College is about many things: knowledge, social skills, hanging out with people smarter than you. Getting into college is about taming anxiety, picking the right schools, meeting deadlines. How you get through the application process is a direct correlation to how you will do as a college student. Turning in a successful college application requires tone and nuance. You have to convince an institution that you’re a valuable commodity. You need to write clearly, with meaning, and you want to stand out but not brag. Those are formidable tasks for anyone, at any age.
Admission Readers spend an average of 12 minutes on your entire application. I know this because I’ve been an admissions reader for a major public university for over 25 years. I started reading college admissions when it was a room full of retired professors and professional staff sitting around a big conference table. The applications were paper files: transcripts, typed letters of recommendation. Notes and decisions were made at the back of the file, in pencil or pen. Reading college applications these days is entirely different. Admission readers do much of their work remotely—after extensive training by the university. Although there are procedures distinct to each college, one thing every applicant needs to know is that Admission Readers are on your side. They want to say yes. It’s a joyful process accepting students. Rejecting students gives no one pleasure. So make it easy for them to do their job—turn in a persuasive application. Make a clear argument why they should take a chance on you.
Much of my experience comes from the university. When I was a UC Writing Center Director I hired and trained 70 tutors each year. Those 70 tutors worked with over 6,000 students every academic year. I worked for the Vice Chancellor, heading the Committee on Student Representation. I advised students on graduation requirements and prepared them for graduate school. I served on the National Scholarship Committee for the Rhodes Scholarship, Marshall Scholarship, and other national competitions. I was an academic advisor, taught undergrad writing courses, wrote grants and managed departments. During those years I continued to read admission files. I travelled to other colleges and learned from my colleagues. I analyzed admission statistics and coordinated with Academic Affairs to help formulate UC admissions requirements. I have an insider’s knowledge of how universities choose their students and what they look for in applications.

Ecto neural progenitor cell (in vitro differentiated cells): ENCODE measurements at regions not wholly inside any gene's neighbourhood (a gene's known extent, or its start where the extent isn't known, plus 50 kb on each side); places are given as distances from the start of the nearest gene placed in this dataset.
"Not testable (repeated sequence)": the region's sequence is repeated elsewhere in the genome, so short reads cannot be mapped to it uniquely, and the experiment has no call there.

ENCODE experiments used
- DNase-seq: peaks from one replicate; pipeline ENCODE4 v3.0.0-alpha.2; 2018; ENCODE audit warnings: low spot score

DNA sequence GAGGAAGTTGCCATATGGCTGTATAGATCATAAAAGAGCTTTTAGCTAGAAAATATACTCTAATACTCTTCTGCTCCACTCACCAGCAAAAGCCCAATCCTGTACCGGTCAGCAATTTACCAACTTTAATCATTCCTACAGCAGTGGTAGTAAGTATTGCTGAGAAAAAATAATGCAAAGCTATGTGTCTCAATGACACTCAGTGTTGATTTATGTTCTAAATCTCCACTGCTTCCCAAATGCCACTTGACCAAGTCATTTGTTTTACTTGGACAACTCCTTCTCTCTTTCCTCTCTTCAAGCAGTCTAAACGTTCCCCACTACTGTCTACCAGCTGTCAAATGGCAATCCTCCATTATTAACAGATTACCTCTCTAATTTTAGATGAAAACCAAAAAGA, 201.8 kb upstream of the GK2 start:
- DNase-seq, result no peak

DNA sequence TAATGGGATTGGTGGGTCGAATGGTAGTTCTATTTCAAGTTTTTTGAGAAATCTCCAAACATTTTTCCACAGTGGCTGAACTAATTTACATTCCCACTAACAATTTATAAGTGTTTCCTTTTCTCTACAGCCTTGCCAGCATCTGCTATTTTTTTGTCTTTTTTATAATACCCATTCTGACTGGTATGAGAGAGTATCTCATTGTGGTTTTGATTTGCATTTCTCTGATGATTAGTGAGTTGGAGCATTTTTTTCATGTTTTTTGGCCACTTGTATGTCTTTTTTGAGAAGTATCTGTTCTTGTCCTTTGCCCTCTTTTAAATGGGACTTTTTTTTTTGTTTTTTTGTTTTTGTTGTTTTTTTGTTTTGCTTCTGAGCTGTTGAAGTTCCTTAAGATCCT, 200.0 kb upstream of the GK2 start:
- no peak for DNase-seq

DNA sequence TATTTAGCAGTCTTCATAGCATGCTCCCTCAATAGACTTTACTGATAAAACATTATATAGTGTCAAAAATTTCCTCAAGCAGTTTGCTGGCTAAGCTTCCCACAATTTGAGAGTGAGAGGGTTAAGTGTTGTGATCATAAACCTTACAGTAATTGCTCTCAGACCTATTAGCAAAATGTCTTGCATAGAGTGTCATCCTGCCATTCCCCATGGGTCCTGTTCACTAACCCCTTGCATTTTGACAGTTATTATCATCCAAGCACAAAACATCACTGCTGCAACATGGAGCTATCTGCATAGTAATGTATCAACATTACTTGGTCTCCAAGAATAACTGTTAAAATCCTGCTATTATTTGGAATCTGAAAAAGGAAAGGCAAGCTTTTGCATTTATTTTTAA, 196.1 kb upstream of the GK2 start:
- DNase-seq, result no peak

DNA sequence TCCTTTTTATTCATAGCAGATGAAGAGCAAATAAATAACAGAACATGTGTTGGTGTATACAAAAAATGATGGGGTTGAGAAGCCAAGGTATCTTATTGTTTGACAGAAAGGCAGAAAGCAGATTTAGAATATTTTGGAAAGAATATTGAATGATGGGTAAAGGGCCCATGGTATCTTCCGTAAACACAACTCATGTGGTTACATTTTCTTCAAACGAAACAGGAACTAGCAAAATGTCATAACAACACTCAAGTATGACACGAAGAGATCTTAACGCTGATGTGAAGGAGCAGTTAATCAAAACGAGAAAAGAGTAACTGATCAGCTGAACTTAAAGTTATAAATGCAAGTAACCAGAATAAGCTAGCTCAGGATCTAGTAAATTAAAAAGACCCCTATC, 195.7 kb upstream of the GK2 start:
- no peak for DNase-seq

what can you expect?
Every student is different. Some apply to 20 schools, meaning 20-40 supplementary essays or long questions on top of the personal essay. Some students are at the very beginning of the process and we take it step by step. A few students have it so together that they’re months ahead of the deadlines. Whatever kind of student, here’s what you can expect:
Unlimited consultations via phone, email, FaceTime, etc. You can reach me by text almost anytime. We’ll use email to work on the complicated stuff. We’ll also talk by phone and use FaceTime.
Help choosing where to apply. You want colleges that will fit your needs and welcome your talents.
Help with all issues that arise with your applications, such as whether to retake the SAT/ACT, who should write letters of recommendation on your behalf, or how to handle an issue in your past.
We’ll work together on your Personal Essay, supplemental essays, any long-form questions. I won’t write them for you but you’ll get step by step editing and advice. Your Personal Essay will stand out; it will tell your story.
Organizing activities, evaluating the best to list and in what order.
Financial Aid information and scholarship advice.
I keep in contact with my students during college and beyond. If something comes up during your college years, I can advise you on who to contact and how to handle a college bureaucratic obstacle. Need help after college when you’re applying for jobs/grad school? Just text me.
accepting students June 15-September 15th
email or text to set up a consultation.